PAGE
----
John Tyler Bonner, one of our most distinguished and insightful biologists, here challenges a central tenet of evolutionary biology. In this concise, elegantly written book, he makes the bold and provocative claim that some biological diversity may be explained by something other than natural selection.
With his customary wit and accessible style, Bonner makes an argument for the underappreciated role that randomness—or chance—plays in evolution. Due to the tremendous and enduring influence of Darwin’s natural selection, the importance of randomness has been to some extent overshadowed. Bonner shows how the effects of randomness differ for organisms of different sizes, and how the smaller an organism is, the more likely it is that morphological differences will be random and selection may not be involved to any degree. He traces the increase in size and complexity of organisms over geological time, and looks at the varying significance of randomness at different size levels, from microorganisms to large mammals. Bonner also discusses how sexual cycles vary depending on size and complexity, and how the trend away from randomness in higher forms has even been reversed in some social organisms.
Certain to provoke lively discussion, Randomness in Evolution is a book that may fundamentally change our understanding of evolution and the history of life.
John Tyler Bonner is professor emeritus of ecology and evolutionary biology at Princeton University. His books include The Social Amoebae: The Biology of Cellular Slime Molds and Why Size Matters: From Bacteria to Blue Whales (both Princeton).
"[I]ncredibly useful . . . refreshingly honest . . . witty and engaging."—Tiffany Taylor, Times Higher Education
"[F]orthright, informal, and humorous. His reminder that not every trait has a biologically adaptive function is a welcome lesson, as is his self-deprecating description of his ideas as just another 'just-so' story. . . . [A] call to the biologists who take over from him to do more research to confirm or to refute the often surprising ideas here."—Rob Hardy, Commercial Dispatch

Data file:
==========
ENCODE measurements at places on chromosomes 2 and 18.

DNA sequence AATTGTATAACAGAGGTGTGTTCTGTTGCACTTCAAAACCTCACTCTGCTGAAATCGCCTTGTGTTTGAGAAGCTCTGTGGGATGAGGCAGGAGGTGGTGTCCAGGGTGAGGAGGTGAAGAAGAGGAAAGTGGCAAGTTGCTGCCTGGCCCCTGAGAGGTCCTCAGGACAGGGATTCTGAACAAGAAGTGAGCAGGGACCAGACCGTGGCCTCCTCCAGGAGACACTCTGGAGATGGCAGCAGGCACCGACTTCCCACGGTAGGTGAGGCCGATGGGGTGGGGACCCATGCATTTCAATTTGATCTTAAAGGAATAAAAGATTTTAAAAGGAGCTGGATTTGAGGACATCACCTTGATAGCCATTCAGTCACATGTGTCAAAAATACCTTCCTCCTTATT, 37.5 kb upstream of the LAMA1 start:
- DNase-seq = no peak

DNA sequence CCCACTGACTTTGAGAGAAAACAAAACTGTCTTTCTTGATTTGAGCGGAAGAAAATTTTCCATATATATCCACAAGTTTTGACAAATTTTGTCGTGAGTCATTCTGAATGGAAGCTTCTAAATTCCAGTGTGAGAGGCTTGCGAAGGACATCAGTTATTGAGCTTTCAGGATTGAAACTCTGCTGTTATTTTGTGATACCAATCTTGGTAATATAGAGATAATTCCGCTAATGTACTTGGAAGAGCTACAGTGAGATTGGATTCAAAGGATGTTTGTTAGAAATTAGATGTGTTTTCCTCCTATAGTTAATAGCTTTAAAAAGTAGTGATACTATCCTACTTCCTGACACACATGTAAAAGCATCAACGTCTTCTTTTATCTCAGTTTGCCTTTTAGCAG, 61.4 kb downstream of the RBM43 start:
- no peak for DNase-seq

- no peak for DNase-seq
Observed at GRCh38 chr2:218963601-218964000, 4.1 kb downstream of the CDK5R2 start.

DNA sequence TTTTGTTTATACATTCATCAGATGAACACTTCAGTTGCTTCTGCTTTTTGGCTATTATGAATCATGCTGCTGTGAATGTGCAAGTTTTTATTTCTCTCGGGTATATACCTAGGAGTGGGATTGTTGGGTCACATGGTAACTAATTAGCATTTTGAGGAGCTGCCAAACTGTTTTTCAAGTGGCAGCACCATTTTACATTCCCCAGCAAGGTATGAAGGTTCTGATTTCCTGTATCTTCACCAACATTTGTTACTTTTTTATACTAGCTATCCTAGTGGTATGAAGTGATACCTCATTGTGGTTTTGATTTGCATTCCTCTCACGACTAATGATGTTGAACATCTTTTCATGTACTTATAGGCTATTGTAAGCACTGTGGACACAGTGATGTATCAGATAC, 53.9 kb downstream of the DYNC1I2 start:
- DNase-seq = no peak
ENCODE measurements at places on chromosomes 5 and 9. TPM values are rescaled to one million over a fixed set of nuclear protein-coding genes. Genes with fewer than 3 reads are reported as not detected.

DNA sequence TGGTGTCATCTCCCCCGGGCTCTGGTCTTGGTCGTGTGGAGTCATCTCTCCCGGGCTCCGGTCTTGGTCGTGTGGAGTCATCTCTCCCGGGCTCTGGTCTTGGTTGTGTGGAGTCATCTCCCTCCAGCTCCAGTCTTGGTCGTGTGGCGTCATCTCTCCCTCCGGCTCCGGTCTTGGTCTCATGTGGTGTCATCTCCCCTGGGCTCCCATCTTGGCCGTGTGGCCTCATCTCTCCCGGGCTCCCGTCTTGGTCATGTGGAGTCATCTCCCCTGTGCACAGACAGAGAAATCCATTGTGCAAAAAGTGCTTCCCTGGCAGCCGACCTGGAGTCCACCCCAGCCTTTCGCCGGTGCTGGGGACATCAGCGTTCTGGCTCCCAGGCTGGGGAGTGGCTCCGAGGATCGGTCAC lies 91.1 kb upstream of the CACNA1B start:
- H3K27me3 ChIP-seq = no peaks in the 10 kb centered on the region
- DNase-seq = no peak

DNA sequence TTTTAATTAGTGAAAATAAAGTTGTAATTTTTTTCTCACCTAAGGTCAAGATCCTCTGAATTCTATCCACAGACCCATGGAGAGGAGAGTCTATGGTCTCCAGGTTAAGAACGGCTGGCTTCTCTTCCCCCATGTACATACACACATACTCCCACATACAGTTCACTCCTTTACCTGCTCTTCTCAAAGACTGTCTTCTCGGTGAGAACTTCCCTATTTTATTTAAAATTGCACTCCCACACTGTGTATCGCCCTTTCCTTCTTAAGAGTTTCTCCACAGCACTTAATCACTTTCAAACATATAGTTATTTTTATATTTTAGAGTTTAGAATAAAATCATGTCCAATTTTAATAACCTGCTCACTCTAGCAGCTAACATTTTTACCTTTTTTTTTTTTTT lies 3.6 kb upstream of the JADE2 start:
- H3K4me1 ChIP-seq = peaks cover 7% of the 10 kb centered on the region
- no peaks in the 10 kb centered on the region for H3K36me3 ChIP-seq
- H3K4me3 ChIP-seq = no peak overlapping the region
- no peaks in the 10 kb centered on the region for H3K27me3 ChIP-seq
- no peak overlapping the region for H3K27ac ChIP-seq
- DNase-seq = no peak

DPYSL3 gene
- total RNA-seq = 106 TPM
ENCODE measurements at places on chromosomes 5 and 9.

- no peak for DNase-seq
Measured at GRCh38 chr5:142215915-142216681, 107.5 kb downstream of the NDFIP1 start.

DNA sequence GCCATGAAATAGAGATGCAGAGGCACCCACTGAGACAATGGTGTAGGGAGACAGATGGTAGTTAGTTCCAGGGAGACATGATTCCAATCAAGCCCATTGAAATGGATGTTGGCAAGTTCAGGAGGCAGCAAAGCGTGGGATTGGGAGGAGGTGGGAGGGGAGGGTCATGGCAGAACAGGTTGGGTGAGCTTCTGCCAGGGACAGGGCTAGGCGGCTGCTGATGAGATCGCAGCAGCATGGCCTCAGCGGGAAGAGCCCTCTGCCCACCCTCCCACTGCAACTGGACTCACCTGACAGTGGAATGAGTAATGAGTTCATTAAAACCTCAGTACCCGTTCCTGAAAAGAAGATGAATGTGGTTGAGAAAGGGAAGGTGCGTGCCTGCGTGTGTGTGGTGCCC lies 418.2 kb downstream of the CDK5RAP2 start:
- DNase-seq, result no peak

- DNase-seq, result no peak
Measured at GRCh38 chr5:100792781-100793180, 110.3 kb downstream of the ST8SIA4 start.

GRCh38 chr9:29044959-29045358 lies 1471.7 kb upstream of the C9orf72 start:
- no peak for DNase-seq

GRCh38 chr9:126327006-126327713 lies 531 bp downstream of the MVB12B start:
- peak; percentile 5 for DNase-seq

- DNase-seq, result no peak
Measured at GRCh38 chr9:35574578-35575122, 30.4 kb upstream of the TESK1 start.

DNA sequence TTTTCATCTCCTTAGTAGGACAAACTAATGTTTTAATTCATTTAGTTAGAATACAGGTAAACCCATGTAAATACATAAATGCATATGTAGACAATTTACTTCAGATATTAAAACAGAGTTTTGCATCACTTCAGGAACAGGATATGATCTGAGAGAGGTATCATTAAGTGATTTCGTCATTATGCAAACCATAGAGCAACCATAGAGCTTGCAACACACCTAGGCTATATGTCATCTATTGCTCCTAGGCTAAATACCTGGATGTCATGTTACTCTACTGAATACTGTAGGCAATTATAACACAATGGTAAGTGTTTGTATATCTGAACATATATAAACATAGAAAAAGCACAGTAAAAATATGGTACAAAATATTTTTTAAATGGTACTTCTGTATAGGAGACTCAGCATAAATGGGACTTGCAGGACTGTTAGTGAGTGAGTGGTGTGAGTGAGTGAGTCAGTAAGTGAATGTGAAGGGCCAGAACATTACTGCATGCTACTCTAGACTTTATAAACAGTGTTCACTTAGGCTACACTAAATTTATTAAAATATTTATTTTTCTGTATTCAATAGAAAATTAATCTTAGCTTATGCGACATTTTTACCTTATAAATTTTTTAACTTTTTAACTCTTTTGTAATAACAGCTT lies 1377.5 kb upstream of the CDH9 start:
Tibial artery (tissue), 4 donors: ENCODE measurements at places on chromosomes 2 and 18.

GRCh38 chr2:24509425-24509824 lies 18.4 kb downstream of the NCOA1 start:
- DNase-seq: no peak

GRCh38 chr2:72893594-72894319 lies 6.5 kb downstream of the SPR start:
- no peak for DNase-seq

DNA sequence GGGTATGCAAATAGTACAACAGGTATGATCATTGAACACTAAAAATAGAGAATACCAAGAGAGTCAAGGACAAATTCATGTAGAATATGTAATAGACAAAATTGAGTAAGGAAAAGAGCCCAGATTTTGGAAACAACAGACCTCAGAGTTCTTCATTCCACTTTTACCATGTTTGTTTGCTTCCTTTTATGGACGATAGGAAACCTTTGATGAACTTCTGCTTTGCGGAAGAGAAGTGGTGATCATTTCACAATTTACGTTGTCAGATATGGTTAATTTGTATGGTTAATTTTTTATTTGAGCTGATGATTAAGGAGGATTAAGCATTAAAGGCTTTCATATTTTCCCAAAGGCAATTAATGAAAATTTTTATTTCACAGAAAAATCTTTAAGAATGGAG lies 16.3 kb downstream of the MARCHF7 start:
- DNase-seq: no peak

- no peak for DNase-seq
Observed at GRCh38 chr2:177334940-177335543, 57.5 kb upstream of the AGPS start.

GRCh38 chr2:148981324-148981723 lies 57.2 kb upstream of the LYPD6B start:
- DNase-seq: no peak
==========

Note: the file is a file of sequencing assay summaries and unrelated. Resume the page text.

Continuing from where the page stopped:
"[Bonner] provides a well-written, well-documented collection of evidence suggesting randomness as a primary engine behind natural selection. . . . This is an excellent essay, valuable to a wide audience. Evolution is an important, timely topic, making Bonner's work a worthy contribution."—Choice
"[T]he book provides a careful analysis of the relationship between randomness and size in evolution and makes a good case for neutral morphologies."—James Bradley, Quarterly Review of Biology
"The main strength of this provocative book is that it undoubtedly provides a successful argument against the widespread tendency to give an adaptive explanation for any biological trait, and, above all, it opens the door to a fruitful way to reconsider the traditional view of evolution as mainly driven by natural selection."—Francesca Merlin, Biol Theory
"John Tyler Bonner, a distinguished developmental biologist, has long argued that a major driving force in the evolution of complexity is natural selection for large size. Here he takes a radically different view to explain the diversity of form among eukaryotic microorganisms: randomness, not selection, rules their lives. This stimulating and provocative theme is explored with ideas from a variety of fields. It simultaneously introduces students to the nature of a debate on the causes of diversity."—Peter R. Grant, coauthor of How and Why Species Multiply: The Radiation of Darwin's Finches
"Bonner makes a compelling case that the morphology of microorganisms is governed not by natural selection but by chance. He could be right. But right or wrong, this claim will be hugely controversial. It doesn't just 'approach heresy,' as he puts it. It is heresy."—Dan McShea, Duke University
"The main point of Bonner's book is that the importance of randomness in evolution depends on size. What is new is the claim that small organisms are more likely to have selectively neutral morphological variation. This, if true, is very interesting and important. Randomness in Evolution is provocative and will lead to lively discussion."—Michael Foote, University of Chicago